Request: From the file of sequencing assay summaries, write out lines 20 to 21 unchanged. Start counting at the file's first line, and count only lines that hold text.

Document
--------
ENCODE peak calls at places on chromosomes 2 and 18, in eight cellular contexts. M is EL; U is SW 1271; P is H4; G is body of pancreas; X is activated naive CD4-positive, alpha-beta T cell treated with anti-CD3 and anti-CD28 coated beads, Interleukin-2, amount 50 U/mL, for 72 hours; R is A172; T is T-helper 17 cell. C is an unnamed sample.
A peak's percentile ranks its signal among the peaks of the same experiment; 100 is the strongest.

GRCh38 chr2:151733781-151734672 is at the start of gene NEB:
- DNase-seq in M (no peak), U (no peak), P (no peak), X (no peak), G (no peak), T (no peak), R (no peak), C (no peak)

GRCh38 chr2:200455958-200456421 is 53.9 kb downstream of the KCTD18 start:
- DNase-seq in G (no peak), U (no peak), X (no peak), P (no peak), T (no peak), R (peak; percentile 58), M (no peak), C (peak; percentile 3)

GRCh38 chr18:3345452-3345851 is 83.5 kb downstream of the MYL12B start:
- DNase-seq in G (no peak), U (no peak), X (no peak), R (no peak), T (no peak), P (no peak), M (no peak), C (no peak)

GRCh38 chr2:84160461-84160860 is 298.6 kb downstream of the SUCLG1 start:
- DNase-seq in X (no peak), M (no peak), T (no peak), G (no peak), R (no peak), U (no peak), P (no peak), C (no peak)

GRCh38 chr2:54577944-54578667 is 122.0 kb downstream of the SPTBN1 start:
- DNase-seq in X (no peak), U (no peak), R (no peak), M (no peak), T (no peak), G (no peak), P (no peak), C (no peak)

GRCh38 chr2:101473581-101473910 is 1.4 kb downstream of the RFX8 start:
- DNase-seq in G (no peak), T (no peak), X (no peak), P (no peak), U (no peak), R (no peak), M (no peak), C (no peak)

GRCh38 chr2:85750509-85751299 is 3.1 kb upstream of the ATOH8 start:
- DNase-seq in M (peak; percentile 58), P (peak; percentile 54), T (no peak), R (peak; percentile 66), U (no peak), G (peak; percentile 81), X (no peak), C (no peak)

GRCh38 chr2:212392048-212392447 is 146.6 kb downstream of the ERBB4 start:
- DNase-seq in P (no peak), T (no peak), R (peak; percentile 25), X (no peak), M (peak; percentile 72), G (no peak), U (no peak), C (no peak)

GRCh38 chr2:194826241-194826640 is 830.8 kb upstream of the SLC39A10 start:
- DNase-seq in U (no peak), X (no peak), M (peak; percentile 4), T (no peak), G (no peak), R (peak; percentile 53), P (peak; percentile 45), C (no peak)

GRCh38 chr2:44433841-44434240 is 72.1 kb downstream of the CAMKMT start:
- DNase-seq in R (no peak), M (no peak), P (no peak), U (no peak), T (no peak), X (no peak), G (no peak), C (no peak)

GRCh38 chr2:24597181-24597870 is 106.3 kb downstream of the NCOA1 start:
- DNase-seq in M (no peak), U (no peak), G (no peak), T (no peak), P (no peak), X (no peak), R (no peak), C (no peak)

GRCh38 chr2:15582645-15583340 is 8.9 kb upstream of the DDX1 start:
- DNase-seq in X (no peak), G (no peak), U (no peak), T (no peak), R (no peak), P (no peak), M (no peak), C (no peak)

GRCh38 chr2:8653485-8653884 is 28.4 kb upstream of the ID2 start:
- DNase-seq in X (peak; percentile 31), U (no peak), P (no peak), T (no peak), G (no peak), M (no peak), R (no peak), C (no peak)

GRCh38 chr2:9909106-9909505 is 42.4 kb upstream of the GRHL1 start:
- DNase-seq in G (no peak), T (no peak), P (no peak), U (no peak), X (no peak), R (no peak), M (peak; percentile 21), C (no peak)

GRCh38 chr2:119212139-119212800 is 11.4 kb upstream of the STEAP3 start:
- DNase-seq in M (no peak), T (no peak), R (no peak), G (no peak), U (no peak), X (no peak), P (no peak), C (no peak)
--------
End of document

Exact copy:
- DNase-seq in U (no peak), X (no peak), M (peak; percentile 4), T (no peak), G (no peak), R (peak; percentile 53), P (peak; percentile 45), C (no peak)

GRCh38 chr2:44433841-44434240 is 72.1 kb downstream of the CAMKMT start: